The Economist and its "Auschwitz Complex"

Does the Economist really think the sun never sets on the Israeli "empire"?

Daniel Schwammenthal
On 14 March 2012 16:43

The perpetrators and victims can be both named. Whenever Israel made concessions toward peace, Palestinian terrorists, with more than an approving wink from Yasser Arafat at the time, chose to murder Israeli men, women and children in buses, pizza parlors and Passover gatherings. The Economist does eventually mention Palestinian terrorism, however not to condemn it, but rather Israel. The Jewish state apparently did not show enough “restraint,” i.e. willingness to have its people butchered. According to the Economist’s logic, Israeli self-defense is evidence that Israel is not “truly interested in progress towards a two-state solution.”

The article then turns to its other main theme, Iran. Without feeling the need to cite even a shred of evidence, M.S. declares that the Iranian threat to Israel is both “overstated” and militarily impregnable. Instead of real news analysis, the Economist offers pseudo psychoanalysis:

“Having trapped themselves in a death struggle with Palestinians that they cannot acknowledge or untangle, Israelis have psychologically displaced the source of their anxiety onto a more distant target: Iran… Iran makes an appealing enemy for Israelis because, unlike the Palestinians, it can be fitted into a familiar ideological trope from the Jewish national playbook: the eliminationist anti-Semite.”

In other words, Israel’s concerns are part pathological (psychological displacement), part cabal, as in “ideological trope from the Jewish national playbook.”

It takes a twisted mind to accuse Israel of paranoia and devious scheming with respect to Iran in light of the abundance of evidence that the regime in Tehran is indeed a serious danger to Israel.

Just a brief recap for our friends at St James's Street: The Islamic Republic has made violent anti-Semitism part of its state policy; is led by religious fanatics who believe that the return of a Shia messianic figure could be triggered by an apocalyptic event; arms, funds and trains Israel’s enemies; killed Israeli diplomats and Jews abroad; repeatedly threatened to destroy Israel; and openly muses about how many nuclear bombs would be needed to make good on these threats while developing such weapons.

Betraying their profound ignorance, the author and his/her editors can’t even insult Israelis “correctly.” The article concludes by accusing Mr. Netanyahu of a “Ghetto mentality” for what the Economist considers reckless saber rattling over Iran’s nuclear program. But “Ghetto mentality” has the exact opposite meaning, used to denigrate Jews who supposedly try to appease their enemies by laying low.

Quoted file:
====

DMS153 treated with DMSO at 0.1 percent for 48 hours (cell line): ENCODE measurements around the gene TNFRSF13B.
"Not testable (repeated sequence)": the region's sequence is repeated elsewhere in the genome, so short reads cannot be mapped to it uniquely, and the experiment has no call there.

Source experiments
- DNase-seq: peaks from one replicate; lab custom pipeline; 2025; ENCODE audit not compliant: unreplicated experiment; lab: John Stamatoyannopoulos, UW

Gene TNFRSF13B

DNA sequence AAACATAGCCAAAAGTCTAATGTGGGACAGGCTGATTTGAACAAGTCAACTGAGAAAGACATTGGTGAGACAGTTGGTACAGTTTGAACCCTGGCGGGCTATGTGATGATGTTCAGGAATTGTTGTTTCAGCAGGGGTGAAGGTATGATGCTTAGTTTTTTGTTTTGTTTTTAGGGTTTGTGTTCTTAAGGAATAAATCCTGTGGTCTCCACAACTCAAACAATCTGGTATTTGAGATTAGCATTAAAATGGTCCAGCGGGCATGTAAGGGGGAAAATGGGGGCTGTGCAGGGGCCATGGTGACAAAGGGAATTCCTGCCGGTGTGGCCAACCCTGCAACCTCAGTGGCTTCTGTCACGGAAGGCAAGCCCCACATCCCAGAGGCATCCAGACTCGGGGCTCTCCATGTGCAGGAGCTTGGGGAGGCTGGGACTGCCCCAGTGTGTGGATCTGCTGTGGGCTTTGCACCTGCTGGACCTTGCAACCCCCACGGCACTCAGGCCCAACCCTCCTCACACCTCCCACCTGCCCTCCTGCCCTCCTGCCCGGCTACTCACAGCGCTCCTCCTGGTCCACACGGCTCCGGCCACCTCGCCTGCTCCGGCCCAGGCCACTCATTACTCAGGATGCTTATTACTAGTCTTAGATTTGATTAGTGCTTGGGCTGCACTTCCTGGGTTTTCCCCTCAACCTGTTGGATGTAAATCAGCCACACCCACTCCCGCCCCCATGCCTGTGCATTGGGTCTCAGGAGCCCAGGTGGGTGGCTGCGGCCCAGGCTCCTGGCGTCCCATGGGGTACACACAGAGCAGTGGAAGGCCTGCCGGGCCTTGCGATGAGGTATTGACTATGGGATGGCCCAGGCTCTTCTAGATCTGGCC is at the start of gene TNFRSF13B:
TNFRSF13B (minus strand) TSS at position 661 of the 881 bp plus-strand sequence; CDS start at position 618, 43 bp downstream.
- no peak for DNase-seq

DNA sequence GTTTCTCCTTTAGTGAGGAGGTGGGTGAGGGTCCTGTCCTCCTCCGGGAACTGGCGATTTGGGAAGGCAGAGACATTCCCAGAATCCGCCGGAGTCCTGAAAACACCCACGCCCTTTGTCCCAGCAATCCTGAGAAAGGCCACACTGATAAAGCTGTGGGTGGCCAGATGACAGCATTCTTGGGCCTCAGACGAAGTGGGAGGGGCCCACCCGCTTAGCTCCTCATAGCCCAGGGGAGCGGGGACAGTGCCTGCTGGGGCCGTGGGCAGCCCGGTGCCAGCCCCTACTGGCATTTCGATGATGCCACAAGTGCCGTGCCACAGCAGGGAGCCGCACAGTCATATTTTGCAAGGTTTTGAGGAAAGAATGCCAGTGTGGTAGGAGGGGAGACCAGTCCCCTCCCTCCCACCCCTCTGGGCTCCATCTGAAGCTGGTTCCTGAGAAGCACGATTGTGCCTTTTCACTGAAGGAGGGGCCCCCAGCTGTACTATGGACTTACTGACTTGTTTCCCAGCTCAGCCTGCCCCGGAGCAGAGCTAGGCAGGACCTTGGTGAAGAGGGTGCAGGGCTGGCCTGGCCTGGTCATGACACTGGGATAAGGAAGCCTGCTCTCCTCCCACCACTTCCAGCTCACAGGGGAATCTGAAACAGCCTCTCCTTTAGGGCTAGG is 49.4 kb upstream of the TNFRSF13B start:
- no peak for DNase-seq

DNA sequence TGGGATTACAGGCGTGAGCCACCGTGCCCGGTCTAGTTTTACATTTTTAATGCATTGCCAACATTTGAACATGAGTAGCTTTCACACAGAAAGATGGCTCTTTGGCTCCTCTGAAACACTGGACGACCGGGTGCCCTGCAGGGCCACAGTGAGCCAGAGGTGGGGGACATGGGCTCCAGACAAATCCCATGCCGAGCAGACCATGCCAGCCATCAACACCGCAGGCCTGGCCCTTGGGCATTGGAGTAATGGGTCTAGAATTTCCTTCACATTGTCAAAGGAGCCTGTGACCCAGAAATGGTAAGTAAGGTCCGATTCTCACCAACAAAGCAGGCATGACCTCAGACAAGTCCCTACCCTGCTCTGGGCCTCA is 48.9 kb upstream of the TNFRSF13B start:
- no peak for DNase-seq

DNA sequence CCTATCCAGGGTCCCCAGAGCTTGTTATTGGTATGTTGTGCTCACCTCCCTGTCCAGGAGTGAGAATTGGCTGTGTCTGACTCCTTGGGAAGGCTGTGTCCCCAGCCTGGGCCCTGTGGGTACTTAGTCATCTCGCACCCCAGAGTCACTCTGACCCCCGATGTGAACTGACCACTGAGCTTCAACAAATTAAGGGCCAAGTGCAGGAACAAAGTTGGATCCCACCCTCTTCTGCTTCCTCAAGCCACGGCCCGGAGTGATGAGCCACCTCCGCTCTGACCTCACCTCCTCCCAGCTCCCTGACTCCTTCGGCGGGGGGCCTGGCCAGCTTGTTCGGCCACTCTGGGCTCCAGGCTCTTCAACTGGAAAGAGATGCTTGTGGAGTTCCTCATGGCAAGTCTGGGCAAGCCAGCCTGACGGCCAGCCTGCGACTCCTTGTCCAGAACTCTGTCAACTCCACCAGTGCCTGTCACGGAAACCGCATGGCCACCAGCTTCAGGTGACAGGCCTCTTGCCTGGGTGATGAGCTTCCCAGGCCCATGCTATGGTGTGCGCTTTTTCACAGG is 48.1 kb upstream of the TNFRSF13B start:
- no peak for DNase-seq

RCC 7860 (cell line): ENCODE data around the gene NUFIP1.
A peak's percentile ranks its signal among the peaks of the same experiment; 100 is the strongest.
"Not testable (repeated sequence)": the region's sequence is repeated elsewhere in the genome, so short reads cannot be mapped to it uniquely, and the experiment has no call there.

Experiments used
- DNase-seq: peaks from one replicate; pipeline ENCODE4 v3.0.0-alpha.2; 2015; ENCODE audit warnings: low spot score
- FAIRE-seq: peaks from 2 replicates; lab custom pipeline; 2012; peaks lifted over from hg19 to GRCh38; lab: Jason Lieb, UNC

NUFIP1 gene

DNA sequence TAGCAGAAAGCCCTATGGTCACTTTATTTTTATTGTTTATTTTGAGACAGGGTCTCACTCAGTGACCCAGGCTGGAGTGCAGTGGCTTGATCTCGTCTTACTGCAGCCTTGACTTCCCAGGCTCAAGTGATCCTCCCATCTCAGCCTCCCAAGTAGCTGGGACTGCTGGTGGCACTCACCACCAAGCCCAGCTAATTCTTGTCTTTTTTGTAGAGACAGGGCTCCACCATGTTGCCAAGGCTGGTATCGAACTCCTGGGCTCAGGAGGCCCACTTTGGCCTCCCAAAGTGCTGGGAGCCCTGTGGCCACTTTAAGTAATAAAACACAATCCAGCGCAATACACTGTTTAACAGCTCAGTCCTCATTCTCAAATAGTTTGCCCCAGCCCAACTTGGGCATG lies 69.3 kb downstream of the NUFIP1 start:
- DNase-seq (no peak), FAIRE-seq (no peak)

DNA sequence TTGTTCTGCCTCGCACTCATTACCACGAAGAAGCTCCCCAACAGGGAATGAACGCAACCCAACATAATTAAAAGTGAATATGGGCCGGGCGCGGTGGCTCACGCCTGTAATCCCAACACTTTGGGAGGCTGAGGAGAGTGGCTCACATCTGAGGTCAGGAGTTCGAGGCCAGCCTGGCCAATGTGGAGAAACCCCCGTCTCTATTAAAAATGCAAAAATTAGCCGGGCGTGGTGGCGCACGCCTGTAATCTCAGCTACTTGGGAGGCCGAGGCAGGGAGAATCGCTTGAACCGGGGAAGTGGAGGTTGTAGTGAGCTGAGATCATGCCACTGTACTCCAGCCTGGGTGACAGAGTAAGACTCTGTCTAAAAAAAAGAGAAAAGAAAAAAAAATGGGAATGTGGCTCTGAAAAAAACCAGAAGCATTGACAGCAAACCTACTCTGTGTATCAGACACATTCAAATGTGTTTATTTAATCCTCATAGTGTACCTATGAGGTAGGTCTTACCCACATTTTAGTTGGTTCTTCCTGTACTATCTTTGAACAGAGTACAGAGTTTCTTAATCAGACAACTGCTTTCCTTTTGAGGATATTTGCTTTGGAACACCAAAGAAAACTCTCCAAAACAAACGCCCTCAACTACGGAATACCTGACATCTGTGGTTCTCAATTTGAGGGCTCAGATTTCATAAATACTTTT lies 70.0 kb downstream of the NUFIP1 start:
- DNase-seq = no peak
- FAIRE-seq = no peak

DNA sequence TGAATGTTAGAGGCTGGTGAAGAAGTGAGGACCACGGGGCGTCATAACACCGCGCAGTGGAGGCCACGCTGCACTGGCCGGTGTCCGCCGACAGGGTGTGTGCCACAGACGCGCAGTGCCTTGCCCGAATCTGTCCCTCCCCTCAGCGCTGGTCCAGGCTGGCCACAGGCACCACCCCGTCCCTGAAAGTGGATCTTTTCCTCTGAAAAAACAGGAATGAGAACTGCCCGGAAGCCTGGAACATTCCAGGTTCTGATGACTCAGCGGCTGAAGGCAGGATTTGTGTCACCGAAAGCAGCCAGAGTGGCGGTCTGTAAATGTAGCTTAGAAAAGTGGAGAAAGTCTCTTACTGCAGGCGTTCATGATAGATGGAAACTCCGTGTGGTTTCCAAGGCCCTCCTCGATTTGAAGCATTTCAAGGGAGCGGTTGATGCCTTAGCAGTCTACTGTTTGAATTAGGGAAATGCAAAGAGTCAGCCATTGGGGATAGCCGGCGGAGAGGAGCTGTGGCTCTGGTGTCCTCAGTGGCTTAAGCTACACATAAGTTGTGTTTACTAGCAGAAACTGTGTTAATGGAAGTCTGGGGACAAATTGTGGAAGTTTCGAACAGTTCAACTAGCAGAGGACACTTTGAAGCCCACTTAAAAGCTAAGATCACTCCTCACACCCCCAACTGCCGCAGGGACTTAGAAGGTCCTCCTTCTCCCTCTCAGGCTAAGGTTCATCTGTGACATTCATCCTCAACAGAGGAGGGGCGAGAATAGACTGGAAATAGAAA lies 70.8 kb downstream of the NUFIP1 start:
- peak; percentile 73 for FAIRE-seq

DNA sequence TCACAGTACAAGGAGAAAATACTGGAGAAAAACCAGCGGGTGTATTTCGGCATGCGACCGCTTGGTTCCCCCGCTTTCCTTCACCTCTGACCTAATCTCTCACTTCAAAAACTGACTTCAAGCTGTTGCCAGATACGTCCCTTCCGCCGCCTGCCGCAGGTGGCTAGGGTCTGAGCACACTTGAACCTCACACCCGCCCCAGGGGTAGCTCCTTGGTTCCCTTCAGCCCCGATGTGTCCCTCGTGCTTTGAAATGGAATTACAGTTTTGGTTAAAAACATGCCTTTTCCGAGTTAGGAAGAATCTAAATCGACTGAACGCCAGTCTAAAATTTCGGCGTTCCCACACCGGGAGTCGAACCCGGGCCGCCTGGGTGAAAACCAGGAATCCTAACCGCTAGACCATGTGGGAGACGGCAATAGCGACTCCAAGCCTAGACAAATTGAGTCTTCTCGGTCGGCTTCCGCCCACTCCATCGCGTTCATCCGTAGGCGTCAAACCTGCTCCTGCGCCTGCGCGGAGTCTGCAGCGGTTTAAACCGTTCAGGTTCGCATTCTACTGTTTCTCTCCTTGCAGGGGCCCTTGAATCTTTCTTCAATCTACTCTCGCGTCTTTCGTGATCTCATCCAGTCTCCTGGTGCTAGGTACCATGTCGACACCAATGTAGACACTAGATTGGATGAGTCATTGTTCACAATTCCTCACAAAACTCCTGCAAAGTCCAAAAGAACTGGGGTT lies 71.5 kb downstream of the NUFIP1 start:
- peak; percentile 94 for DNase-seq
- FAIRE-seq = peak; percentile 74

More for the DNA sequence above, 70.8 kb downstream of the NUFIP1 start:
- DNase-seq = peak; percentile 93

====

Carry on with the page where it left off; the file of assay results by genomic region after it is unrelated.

If this were just your run-of-the-mill radical right- or left-wing rag, where you normally would expect to read such anti-Israel rants, it wouldn’t be worth mentioning. But the Economist “is read by more of the world's political and business leaders than any other magazine,” the newspaper boasts. And a week after its publication, the column is still the magazine’s most recommended and commented piece online.

Late Tuesday afternoon, the Economist changed the headline “Auschwitz complex” to “Masters of their fate?” with an editor’s note stating that “[T]he original headline of this blog post was inappropriate and has been changed at the instruction of the editor in chief. No offence was intended and we apologise unreservedly.” That’s a start, but unfortunately the entire article is inappropriate and offensive, requiring an unreserved apology.

In some ways, this half-hearted retreat makes matters even worse. The editor in chief himself takes a second, careful look and still finds nothing objectionable with the body of the text. The Economist now truly owns this gem.

Daniel Schwammenthal, formerly a comment page writer and editor at the Wall Street Journal Europe, is the Director of the AJC Transatlantic Institute in Brussels. You can follow his work on

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